.-= Gail Brenner (AFlourishingLife)´s last blog ..Attachment and The Art of Letting Go =-.

  9. Thanks so much for the simple instructions Mary. Many people think meditation is complicated and believe they don’t know how to do it. “My feet are warm and heavy” is so simple. I also like Thich Naht Hanh’s breath meditation: “Breathing in I know I am alive. Breathing out I smile at life.” But truthfully, my favorite way to create stillness and silence is to just be still and be silent! Simple, but not always so easy… especially when I most need it!
    .-= Linda Gabriel´s last blog ..How to Hack Your Personal Storybook =-.

  10. Lynn says:

    So many of my peers fall into the ‘silence-filler’ trap. They are insecure if we are together, not speaking. It’s as though silence means we are not together. Presence is enough in my mind. I am a very quiet person, and most people are alarmed by my quietness. It’s simply that I don’t enjoy glib small talk, and really only find enjoyment in meaningful conversation. If your words are just filling silence for the sake of that, then what’s the point of speaking? It really detracts meaning from words if we constantly feel the need to speak.
    .-= Lynn´s last blog ..Corporate Consumer Culture =-.

  11. Sandra Lee says:

    You are offering such beautiful recommendations here. Thank you! I appreciate the suggestions to turn off the t.v. and the news, at least for awhile. Stillness is an important part of my meditation practice. I see it as the first step in meditation, but not the whole story nor the ultimate goal of spiritual practice. Nevertheless, it’s the first step and these exercises are a wonderful way to bring more stillness into one’s life.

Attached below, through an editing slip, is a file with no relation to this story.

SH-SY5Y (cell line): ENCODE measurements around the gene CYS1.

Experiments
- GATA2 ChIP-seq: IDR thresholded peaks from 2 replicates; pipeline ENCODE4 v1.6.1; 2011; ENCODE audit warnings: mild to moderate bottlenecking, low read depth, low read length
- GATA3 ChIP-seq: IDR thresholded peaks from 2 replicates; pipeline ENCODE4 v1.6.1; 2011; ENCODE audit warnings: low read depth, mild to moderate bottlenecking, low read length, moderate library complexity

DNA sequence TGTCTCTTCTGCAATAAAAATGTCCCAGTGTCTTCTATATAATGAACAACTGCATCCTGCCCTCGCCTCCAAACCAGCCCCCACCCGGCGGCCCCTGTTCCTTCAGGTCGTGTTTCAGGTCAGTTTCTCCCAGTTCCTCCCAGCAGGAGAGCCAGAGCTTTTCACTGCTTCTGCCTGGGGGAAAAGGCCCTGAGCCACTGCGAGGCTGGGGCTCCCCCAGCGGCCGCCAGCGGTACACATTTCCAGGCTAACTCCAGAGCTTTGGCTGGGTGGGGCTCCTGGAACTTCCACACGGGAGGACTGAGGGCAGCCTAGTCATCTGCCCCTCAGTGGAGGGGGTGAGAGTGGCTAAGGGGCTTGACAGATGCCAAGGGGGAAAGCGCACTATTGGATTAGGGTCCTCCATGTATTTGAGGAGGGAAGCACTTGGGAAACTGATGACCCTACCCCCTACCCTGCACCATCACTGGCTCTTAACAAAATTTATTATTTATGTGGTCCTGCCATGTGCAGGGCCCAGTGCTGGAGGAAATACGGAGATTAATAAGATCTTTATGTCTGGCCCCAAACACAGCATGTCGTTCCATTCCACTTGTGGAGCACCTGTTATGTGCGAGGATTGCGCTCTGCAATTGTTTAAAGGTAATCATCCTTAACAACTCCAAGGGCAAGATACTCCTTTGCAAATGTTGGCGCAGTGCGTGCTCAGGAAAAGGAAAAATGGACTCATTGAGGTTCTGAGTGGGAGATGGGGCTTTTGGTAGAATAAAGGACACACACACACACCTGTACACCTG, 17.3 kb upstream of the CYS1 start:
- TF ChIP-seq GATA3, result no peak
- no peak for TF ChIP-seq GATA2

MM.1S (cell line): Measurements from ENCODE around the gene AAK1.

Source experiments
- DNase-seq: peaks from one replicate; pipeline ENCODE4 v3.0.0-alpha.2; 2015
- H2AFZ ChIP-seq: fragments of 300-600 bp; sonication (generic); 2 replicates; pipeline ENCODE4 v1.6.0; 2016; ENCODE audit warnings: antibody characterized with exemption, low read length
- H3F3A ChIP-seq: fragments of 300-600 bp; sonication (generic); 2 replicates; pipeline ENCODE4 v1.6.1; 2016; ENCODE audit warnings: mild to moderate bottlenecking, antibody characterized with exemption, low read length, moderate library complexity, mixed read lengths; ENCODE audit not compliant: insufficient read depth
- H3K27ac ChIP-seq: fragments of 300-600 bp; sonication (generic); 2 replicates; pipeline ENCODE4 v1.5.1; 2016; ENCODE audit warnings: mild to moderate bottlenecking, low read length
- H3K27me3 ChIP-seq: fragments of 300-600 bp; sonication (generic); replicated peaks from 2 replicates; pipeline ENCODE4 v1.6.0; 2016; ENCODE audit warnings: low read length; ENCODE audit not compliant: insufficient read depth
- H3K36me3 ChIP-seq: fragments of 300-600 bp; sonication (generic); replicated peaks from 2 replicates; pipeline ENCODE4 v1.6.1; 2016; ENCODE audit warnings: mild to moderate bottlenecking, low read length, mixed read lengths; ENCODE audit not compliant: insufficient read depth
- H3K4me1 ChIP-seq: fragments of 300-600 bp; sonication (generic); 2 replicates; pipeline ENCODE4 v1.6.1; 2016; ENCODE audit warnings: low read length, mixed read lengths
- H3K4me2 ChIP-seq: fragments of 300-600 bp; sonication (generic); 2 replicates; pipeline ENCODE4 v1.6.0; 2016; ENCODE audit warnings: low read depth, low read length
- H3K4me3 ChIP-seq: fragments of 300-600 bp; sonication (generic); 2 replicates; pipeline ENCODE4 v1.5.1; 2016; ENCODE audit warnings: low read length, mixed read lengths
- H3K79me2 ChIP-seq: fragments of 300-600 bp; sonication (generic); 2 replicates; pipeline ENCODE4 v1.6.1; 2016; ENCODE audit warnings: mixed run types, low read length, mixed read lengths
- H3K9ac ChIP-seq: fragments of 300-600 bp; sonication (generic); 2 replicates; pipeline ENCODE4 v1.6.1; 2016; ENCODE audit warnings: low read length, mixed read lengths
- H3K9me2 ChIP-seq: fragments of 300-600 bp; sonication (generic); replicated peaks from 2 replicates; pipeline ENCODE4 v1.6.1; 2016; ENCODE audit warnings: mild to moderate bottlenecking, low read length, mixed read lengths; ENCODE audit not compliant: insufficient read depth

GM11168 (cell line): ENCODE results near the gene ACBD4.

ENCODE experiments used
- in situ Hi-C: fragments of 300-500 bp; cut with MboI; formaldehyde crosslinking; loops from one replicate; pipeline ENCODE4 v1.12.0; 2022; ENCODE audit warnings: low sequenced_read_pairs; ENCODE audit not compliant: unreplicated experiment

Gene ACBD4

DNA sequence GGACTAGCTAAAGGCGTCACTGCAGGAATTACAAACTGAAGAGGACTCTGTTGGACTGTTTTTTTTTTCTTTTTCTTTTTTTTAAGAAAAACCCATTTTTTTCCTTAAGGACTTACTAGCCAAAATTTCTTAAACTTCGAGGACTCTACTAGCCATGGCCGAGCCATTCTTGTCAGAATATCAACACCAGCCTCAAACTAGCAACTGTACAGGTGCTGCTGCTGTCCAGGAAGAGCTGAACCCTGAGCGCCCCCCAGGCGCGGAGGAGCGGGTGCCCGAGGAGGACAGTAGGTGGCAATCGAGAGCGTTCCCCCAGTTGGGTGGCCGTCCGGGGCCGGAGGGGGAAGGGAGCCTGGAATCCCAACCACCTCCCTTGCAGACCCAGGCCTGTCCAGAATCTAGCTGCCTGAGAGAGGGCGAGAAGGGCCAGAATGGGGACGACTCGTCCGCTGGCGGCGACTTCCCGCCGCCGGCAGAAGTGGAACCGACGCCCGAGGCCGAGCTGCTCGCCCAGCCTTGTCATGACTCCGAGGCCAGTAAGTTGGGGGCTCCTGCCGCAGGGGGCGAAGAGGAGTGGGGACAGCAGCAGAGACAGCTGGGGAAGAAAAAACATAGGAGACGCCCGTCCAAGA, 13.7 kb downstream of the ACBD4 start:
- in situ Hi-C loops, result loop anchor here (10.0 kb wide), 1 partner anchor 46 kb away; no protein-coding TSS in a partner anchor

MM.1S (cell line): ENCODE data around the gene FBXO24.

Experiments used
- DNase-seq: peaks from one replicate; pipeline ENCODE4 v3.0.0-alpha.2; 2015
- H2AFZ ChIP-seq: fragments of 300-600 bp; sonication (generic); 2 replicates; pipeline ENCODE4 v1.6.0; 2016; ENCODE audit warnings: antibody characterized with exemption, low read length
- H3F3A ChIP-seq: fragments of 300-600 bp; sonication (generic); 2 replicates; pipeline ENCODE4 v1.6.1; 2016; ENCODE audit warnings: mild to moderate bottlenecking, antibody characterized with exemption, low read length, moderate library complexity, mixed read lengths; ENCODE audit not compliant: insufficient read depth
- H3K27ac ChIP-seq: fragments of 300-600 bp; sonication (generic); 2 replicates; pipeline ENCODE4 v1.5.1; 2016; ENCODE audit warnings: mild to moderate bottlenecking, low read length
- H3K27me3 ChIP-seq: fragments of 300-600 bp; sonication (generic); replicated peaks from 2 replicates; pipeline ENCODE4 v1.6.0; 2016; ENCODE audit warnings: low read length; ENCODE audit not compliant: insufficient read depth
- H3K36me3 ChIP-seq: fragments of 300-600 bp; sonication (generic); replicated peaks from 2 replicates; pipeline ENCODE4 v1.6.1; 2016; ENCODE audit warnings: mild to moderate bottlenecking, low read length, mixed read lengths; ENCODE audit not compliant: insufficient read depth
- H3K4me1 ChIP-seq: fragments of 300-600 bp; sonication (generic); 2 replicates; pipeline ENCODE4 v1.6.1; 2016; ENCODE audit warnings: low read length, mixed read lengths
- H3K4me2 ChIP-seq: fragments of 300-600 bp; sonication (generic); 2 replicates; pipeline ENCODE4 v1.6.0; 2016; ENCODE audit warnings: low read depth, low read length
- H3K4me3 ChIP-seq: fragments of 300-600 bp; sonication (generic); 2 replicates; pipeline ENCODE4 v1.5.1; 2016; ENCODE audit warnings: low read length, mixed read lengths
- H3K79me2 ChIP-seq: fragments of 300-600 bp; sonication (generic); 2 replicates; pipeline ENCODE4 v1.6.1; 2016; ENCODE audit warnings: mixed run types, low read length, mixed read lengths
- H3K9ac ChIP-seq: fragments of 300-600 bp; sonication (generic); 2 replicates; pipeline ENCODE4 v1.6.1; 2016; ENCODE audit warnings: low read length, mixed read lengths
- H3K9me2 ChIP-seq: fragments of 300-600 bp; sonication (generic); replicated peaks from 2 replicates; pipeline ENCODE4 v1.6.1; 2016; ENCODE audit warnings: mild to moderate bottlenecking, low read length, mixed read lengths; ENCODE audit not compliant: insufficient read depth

.-= Sandra Lee´s last blog ..CSS upgrade and the Bueno theme =-.

  12. Katie says:

    Lovely word, lovely post. A friend was just telling me about how tense her body always is. Checking in with your body is something so many of us forget to do. She’s almost vibrating with distractions and movement. Stillness is what she needs. Simple, lovely advice Mary. I’ll pass it along to her. And a beautiful image to go with it.
    .-= Katie´s last blog ..How to Ride a Steep Learning Curve =-.

  13. Rhonda Jones says:

    Beautiful post. As a Christian I practice many of these same techniques to relax and meditate on God. It was meditation integrated with the scriptures that helped me overcome years of depression. Like you, it is my passion to share the gift of meditation to Christians, which in many Christian communities is still taboo. If you get a chance please visit my website as well at http://www.thechristianmeditator.com.

  14. Damon says: